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The Darkest Hour
This illustration depicts Ofw Heinz Hommel of III./NJG 2 in his Junkers Ju 88G-6, 4R+MR, just after releasing his bombs over East Hull at about 2150 hours on Saturday 17 March 1945. He later claimed to have shot down a Lancaster bomber shortly afterwards, which crashed at Sunk Island.
Looking For Trouble
Richard I. Bong was America's most decorated fighter Ace and achieved a total of 40 confirmed victories against the Japanese, making him the highest scoring fighter pilot of World War 2. He and his friend Tom Lynch (who died with 20 kills to his credit) were allowed to freelance and look for targets of opportunity over the Pacific.
For a time Bong was flying this P38 Lightning which he called "Marge" (after his sweetheart, later to become his wife) with a huge colour photograph of her doped on its nose.
With Help From My Little Friends
'Oh Kay!' was a B17G of 457th Bomb Group piloted by Lt. Bernard V Connor and Lt. John W Norton. During a bombing run over Dessau in May 1944 they lost 2 engines after a Luftwaffe attack. Nevertheless, mission completed, they turned for home with a damaged compass.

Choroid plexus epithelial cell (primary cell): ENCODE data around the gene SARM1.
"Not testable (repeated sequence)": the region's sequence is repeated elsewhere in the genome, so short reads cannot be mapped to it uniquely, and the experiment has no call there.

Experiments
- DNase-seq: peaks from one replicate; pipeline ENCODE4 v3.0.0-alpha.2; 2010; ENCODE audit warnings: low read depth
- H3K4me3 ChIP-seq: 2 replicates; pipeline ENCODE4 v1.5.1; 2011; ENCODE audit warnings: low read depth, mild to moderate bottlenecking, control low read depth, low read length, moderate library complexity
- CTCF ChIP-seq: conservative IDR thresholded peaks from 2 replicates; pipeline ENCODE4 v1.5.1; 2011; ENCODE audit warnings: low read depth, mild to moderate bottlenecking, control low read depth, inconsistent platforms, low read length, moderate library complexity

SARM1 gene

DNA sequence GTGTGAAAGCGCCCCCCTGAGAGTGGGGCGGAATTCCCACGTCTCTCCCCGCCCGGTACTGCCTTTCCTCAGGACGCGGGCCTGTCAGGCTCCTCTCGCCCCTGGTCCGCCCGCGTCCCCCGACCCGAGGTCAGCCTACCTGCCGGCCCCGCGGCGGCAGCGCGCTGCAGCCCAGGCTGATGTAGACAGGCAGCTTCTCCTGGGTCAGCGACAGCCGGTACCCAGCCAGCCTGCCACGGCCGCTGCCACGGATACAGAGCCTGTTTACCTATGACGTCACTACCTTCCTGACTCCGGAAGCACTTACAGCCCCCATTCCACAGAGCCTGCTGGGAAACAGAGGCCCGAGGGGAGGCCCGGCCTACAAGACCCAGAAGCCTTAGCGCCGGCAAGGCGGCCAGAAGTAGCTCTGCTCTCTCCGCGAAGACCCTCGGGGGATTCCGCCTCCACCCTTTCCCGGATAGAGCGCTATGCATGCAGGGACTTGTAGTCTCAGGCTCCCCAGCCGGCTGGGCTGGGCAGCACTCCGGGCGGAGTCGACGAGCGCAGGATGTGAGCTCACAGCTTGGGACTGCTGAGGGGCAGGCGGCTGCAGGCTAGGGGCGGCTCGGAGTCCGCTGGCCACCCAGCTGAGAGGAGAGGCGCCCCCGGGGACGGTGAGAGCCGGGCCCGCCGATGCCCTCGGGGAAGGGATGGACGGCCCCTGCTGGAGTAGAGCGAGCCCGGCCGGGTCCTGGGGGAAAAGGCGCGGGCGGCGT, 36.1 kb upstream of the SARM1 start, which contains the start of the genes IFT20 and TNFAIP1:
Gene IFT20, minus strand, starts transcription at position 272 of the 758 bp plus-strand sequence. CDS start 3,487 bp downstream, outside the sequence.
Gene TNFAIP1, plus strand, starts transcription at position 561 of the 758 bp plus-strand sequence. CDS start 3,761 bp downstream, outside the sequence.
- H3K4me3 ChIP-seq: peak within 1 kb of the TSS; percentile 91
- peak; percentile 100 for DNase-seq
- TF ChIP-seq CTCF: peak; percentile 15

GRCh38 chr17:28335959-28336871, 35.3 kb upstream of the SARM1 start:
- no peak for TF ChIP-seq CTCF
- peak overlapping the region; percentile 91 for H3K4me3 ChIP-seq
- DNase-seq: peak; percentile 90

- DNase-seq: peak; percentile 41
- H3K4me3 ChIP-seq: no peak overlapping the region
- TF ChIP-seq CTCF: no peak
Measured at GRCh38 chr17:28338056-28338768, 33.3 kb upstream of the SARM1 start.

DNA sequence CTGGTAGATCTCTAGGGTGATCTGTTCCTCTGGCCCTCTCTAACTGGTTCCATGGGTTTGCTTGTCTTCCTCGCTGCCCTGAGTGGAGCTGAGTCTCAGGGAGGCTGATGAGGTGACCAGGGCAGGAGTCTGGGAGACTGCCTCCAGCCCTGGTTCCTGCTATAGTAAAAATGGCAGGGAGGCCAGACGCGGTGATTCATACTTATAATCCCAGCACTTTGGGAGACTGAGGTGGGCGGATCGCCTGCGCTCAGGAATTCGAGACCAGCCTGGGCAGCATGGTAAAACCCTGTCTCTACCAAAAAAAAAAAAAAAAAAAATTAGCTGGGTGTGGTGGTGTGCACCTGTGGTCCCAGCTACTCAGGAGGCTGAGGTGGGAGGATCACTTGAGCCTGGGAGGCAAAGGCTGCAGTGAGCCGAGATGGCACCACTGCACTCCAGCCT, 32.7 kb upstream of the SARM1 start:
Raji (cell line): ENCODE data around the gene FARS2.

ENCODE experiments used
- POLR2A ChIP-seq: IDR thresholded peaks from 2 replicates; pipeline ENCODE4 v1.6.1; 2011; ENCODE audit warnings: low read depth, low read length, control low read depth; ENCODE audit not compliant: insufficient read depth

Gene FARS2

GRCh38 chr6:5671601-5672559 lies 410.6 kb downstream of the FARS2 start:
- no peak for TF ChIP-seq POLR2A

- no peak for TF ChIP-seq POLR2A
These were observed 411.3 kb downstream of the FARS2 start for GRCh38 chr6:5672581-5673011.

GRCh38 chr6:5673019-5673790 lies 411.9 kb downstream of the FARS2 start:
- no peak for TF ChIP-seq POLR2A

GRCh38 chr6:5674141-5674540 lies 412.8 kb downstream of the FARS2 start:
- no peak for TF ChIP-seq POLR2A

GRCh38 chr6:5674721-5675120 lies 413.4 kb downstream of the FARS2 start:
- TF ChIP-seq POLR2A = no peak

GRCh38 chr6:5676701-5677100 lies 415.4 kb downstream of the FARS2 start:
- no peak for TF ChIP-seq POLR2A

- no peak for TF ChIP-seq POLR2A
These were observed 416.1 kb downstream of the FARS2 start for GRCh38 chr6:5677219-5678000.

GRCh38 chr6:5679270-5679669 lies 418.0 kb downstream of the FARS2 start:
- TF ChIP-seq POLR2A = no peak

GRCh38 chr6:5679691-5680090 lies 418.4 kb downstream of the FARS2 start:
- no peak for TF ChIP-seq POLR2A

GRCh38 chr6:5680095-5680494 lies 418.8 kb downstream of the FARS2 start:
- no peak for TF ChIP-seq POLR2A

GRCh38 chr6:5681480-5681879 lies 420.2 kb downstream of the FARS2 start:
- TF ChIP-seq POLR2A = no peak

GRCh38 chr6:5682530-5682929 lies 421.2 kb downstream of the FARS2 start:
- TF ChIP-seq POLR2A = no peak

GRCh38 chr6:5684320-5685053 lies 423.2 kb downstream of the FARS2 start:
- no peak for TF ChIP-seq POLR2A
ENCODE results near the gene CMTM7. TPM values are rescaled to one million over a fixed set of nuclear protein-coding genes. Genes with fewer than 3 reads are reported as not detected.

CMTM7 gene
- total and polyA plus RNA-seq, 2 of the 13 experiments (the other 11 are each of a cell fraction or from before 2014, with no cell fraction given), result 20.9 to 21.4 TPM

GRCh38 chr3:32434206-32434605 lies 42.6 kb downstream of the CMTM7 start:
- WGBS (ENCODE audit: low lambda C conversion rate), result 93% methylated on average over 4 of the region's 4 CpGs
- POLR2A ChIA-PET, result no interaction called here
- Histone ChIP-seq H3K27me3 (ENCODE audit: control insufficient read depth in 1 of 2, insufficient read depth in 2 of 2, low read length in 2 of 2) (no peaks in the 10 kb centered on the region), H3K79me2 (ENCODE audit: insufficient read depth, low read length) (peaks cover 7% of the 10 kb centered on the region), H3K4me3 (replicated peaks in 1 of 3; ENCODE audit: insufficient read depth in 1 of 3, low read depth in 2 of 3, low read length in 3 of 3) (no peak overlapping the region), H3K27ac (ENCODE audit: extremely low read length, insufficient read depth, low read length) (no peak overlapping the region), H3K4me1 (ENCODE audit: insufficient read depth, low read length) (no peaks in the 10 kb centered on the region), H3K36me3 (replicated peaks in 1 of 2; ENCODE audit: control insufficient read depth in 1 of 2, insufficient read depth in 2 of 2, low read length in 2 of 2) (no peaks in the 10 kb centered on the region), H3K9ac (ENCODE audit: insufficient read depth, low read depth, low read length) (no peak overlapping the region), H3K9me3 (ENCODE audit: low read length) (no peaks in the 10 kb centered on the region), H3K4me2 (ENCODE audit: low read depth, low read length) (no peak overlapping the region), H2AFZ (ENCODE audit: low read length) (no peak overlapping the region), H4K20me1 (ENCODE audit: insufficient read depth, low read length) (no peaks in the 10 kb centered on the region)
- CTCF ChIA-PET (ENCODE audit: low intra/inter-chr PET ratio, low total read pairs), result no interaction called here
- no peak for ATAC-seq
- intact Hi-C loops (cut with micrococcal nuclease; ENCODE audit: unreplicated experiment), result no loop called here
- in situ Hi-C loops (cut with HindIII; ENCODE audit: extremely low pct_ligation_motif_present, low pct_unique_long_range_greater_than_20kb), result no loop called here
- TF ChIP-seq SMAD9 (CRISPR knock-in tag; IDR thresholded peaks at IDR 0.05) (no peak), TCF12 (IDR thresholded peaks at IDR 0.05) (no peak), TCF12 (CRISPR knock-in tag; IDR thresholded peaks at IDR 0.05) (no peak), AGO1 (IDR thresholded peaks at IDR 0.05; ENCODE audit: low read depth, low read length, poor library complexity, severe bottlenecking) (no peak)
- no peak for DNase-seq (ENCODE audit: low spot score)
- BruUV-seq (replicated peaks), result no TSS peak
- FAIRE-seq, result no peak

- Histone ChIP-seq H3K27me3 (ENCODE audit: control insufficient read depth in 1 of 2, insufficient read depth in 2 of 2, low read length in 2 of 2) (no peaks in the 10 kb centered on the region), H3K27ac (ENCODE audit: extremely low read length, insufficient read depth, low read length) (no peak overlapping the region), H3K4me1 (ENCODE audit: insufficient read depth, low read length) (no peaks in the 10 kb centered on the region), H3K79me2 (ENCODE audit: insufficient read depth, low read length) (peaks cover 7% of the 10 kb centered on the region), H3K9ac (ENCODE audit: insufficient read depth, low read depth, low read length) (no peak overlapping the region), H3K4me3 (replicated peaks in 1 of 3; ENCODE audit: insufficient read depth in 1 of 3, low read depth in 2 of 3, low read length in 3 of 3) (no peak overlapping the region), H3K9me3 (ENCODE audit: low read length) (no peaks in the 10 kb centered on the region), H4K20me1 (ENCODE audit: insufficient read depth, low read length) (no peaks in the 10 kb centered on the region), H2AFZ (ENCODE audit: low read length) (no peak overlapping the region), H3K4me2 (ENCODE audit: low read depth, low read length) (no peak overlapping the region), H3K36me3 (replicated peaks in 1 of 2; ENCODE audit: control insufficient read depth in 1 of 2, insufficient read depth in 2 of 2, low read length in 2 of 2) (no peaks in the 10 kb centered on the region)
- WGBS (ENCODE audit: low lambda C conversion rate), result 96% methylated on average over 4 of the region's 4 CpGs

They were picked up heading in the wrong direction by some 'Little Friends' (the bomber crew's slang for fighters.) They were P38's of the 364th Group out of Honington on their 2nd mission of the day, escorting stragglers to safety. The damaged plane was safely accompanied to the Channel and made its way home, arriving 2 hours late.
1918. A straggling Sopwith Camel is ambushed by two members of Jasta Boelcke.
Lt. Friedrich Kempf is flying his famous Fokker Dr1 with his name blazoned across the center of the top wing. His middle wing carries the legend, 'kennscht mi noch?' which translates to something like 'do you remember me?' This has often been thought of as an arrogant war cry, but was apparently a tongue in cheek jibe intended for his comrades as Kempf had been on extended leave.
Manfred von Richthofen attacked a large number of aircraft from 3 Squadron RAF on the 20th April 1918. With a few shots he despatched Richard Raymond-Barker in his Sopwith Camel. Three minutes later he engaged another Camel flown by 2nd Lt. David Lewis of the same squadron. He too was shot down in flames.
Richthofen assumed he had killed both pilots, but Lewis survived the war. These were Richthofen's 79th and 80th kills. The next day Richthofen was hit and killed by ground fire. So ended the reign of the Red Baron.
Five Miles Out
On the 5th of February 1939, Alex Henshaw took off from Britain and on the 6th landed at Wingfield Aerodrome, Capetown, after flying 6377.9 miles in 39 hours 25 minutes at an average speed of 209.44 mph.